Under the microscope: Motor running as deep sleepers take a walk

I hope my husband will forgive me for airing his dirty laundry in public, but he’s a sleepwalker. And not just a sleepwalker. He can hold an entire (though not entirely rational) conversation in his sleep. He’s even been known to eat while asleep.

As far as I know I’ve never been sleepwalking.

But somewhere around one out of every three people have.

To understand sleepwalking you need to know a bit about sleep. And it turns out sleep is more complicated than you might think. 

People have two types of sleep: rapid eye movement (REM) sleep, and non-REM sleep. REM sleep gets its name from what our eyes do in this phase – they move quickly side to side under our eyelids. Even people who are blind have these eye movements.

Although our eyes are busy, the rest of our muscles are paralysed when we’re in REM sleep. This is also when we’re most likely to dream.

We only spend about 20% of our night in REM sleep. The rest is in non-REM sleep, which also has different stages. Stage 1 is when you’re just drowsing and are easily awakened. Stage 2 is a light sleep, and stage 3 is a deep sleep.

When we fall asleep we start off in stage 1, then go to stage 2, stage 3, then into REM sleep. After a short time in REM sleep you then move back to non-REM stage 2, and go back through the cycle again.

The whole thing takes about an hour and a half, so we have multiple sleep cycles each night.

Sleep on its own is pretty interesting. But it’s even more interesting when people stop following these regular cycles and start sleepwalking instead.

Sleep on its own is pretty interesting. But it’s even more interesting when people stop following these regular cycles and start sleepwalking instead.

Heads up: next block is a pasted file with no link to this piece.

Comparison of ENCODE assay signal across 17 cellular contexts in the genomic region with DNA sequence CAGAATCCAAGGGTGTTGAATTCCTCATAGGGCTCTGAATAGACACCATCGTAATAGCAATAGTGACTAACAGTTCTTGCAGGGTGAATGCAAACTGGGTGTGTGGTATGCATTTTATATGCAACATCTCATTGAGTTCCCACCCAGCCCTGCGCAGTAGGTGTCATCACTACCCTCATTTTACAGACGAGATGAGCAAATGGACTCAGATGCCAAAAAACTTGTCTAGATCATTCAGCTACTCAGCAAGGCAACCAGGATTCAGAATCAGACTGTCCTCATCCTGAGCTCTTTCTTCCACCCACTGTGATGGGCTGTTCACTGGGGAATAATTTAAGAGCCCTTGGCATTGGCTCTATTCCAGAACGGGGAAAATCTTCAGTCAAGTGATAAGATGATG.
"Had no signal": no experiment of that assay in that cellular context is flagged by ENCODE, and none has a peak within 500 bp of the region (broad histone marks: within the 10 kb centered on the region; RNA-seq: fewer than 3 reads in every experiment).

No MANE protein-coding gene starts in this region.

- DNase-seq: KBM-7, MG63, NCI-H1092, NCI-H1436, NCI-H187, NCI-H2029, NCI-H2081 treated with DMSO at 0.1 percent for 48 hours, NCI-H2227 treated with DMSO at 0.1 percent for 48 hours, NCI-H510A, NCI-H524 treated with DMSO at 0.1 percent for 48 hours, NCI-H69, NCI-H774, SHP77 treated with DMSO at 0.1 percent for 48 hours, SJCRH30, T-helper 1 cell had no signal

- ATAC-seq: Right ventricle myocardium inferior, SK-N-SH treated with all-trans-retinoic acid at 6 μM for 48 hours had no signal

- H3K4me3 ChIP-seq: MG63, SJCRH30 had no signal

Sleepwalking happens during the deep sleep phase of non-REM sleep. Usually in this phase our brains produce a neurotransmitter that shuts down the part of the brain that controls our motor functions.

You might be dreaming that you’re running around, but really the most you’re doing is twitching a bit. In people who sleepwalk it seems that the brain doesn’t produce enough of this neurotransmitter. So the motor cortex of the brain can still function, and people can walk around, drive a car, and even in couple of famous cases, kill someone.

It’s not just my husband who’s a sleepwalker. We’ve caught our son wondering about on the odd occasion too.

There have been a few research studies suggesting that there could be a genetic basis to sleepwalking. So if you’re a sleepwalker there’s a good chance that your kids could be too.

If you’re already susceptible to sleepwalking then being really tired, stressed or even taking some medications can trigger episodes.

The good news is that, contrary to popular belief, you won’t actually do any harm by waking a sleepwalker. Sure they may be a bit startled and disoriented, but you won’t give them a heart attack or damage their brain. But from my experience it’s far more entertaining to just sit back and see what they’ll get up to next.

This story Motor running as deep sleepers take a walk first appeared on The Armidale Express.